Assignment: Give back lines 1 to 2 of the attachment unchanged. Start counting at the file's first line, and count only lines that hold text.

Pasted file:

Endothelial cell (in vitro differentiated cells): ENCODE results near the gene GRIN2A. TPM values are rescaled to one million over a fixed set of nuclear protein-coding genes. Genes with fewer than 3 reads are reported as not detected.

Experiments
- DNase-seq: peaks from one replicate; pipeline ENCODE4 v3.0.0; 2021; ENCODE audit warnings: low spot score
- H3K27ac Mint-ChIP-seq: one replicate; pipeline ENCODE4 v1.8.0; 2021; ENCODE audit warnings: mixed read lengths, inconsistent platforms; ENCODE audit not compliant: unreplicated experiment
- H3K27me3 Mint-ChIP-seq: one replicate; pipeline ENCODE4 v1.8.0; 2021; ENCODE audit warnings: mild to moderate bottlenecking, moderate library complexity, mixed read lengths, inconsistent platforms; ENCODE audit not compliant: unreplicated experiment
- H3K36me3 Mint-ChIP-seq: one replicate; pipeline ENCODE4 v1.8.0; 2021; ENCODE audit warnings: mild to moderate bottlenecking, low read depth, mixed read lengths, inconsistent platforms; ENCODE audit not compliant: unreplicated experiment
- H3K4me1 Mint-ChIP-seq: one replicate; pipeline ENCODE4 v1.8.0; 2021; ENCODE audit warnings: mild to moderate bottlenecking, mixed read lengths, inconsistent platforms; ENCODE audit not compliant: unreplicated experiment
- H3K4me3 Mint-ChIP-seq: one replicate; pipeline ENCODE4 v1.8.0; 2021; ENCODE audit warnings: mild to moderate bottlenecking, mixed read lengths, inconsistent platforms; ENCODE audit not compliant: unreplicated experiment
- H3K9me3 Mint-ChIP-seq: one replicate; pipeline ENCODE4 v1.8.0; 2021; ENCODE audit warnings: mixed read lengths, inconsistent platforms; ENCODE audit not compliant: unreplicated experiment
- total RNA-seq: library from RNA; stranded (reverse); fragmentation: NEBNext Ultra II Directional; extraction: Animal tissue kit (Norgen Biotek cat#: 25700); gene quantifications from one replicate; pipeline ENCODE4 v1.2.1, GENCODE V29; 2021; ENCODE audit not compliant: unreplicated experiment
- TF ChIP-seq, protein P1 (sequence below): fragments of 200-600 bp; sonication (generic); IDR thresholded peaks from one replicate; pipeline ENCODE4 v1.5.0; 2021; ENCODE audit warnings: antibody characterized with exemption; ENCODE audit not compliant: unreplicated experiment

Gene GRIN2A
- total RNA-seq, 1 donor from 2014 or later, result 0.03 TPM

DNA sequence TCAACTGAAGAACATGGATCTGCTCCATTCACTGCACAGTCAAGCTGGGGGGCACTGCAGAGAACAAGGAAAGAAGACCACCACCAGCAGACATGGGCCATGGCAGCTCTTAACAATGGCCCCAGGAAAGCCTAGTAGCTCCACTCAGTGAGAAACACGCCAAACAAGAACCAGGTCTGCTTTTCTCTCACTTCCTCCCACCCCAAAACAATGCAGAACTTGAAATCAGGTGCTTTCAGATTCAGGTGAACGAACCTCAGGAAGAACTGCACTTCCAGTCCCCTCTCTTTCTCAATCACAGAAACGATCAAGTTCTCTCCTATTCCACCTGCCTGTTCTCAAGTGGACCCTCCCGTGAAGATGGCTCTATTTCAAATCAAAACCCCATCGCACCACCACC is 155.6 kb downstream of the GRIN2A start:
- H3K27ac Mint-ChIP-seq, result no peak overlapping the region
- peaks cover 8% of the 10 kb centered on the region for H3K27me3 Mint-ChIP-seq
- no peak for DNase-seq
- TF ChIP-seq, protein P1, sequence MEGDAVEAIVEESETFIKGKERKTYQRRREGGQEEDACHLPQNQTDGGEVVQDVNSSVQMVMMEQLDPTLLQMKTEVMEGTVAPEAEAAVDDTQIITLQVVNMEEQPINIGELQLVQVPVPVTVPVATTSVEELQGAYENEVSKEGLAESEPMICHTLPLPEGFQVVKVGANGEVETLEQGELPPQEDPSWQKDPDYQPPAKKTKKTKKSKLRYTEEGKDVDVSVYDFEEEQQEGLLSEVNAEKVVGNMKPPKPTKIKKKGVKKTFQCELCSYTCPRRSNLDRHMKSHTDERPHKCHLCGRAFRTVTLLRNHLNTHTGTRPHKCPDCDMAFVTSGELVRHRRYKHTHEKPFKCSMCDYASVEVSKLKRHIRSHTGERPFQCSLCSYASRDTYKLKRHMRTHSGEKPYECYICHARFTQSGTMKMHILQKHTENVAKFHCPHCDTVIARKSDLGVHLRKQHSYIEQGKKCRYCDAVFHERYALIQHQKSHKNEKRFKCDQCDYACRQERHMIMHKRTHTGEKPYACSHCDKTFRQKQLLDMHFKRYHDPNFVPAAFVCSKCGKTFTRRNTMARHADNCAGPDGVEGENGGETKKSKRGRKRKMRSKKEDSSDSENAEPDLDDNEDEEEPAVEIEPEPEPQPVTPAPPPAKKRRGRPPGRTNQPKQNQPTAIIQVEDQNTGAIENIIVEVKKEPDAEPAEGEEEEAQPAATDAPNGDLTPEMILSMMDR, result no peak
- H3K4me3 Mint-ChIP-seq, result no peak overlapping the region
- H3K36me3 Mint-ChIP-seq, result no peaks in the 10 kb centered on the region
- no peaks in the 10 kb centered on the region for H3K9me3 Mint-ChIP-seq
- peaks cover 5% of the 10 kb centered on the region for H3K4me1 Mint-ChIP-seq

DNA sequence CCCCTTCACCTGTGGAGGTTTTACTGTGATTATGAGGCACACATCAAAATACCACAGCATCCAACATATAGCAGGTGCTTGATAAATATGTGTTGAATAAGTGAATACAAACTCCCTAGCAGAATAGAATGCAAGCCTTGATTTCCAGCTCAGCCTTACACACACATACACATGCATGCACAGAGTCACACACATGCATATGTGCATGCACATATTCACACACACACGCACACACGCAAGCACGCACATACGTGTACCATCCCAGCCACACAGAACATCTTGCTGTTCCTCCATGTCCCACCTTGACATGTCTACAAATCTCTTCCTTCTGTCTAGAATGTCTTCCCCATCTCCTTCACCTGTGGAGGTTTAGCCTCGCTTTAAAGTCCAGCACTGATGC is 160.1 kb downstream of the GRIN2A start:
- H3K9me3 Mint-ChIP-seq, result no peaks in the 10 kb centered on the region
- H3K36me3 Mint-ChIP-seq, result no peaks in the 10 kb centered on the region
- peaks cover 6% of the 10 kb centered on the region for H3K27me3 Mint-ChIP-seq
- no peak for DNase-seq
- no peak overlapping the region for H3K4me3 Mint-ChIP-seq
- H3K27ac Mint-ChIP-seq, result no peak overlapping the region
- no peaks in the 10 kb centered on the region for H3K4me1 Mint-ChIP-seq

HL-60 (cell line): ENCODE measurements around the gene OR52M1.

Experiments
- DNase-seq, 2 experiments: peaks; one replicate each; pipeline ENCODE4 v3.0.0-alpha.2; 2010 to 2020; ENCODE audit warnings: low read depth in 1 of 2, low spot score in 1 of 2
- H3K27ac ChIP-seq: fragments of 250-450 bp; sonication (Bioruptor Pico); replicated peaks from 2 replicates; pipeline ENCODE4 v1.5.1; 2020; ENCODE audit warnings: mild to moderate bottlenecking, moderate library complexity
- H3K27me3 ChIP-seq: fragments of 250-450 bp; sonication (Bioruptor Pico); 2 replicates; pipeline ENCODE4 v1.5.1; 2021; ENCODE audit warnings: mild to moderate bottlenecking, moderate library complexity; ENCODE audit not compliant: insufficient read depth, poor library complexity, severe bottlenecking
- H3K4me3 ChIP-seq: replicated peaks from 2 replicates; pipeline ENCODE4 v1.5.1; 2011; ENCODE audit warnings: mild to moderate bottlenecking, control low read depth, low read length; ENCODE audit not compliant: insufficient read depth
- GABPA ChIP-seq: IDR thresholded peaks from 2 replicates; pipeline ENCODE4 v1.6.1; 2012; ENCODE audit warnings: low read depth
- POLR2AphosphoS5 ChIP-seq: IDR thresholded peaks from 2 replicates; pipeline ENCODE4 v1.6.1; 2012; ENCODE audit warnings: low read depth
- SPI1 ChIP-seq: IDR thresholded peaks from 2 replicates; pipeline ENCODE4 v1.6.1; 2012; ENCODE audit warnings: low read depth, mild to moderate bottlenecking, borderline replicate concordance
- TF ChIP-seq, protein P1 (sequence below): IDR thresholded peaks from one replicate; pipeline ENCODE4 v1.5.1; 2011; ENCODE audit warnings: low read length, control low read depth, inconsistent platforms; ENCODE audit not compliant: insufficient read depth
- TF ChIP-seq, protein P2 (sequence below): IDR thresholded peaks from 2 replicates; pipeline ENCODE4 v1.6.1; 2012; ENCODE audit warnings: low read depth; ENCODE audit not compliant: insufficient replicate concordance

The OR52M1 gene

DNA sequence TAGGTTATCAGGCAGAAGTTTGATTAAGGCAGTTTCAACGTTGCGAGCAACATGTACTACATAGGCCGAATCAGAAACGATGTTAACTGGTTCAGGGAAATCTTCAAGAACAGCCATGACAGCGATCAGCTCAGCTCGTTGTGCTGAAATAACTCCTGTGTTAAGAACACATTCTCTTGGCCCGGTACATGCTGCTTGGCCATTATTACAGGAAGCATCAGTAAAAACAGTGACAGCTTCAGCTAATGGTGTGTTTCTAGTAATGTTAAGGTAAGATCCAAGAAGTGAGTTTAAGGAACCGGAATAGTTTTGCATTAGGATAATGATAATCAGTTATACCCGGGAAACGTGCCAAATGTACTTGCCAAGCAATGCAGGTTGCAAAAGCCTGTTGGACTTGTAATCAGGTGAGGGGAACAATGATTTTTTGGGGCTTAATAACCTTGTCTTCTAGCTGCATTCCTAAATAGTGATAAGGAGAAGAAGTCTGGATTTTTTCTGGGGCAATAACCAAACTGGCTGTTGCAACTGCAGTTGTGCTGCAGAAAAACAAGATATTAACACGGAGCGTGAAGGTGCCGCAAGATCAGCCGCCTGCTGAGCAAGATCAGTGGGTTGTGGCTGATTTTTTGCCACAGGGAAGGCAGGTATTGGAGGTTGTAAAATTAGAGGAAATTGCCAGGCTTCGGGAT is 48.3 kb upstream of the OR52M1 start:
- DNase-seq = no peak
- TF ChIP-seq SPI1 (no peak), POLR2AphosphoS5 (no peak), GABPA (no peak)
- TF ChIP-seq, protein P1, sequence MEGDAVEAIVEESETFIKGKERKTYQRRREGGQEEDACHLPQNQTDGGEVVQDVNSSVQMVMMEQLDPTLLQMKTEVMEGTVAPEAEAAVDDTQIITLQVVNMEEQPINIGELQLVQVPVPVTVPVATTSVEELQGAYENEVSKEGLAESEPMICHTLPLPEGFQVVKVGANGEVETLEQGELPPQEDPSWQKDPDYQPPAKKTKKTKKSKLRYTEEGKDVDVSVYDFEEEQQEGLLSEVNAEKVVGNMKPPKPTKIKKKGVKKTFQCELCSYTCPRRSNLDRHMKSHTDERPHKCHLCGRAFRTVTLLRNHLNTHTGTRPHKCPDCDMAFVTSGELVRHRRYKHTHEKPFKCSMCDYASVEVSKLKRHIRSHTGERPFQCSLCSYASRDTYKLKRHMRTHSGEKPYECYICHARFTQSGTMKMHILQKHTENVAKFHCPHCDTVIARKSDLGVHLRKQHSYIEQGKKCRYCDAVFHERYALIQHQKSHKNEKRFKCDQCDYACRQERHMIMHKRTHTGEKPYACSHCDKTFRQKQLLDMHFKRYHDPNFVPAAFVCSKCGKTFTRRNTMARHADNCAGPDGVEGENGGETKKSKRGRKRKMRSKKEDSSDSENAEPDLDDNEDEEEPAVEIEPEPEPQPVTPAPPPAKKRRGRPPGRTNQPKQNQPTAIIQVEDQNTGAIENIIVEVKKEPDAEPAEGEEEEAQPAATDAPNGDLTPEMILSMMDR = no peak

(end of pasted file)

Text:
Endothelial cell (in vitro differentiated cells): ENCODE results near the gene GRIN2A. TPM values are rescaled to one million over a fixed set of nuclear protein-coding genes. Genes with fewer than 3 reads are reported as not detected.

Experiments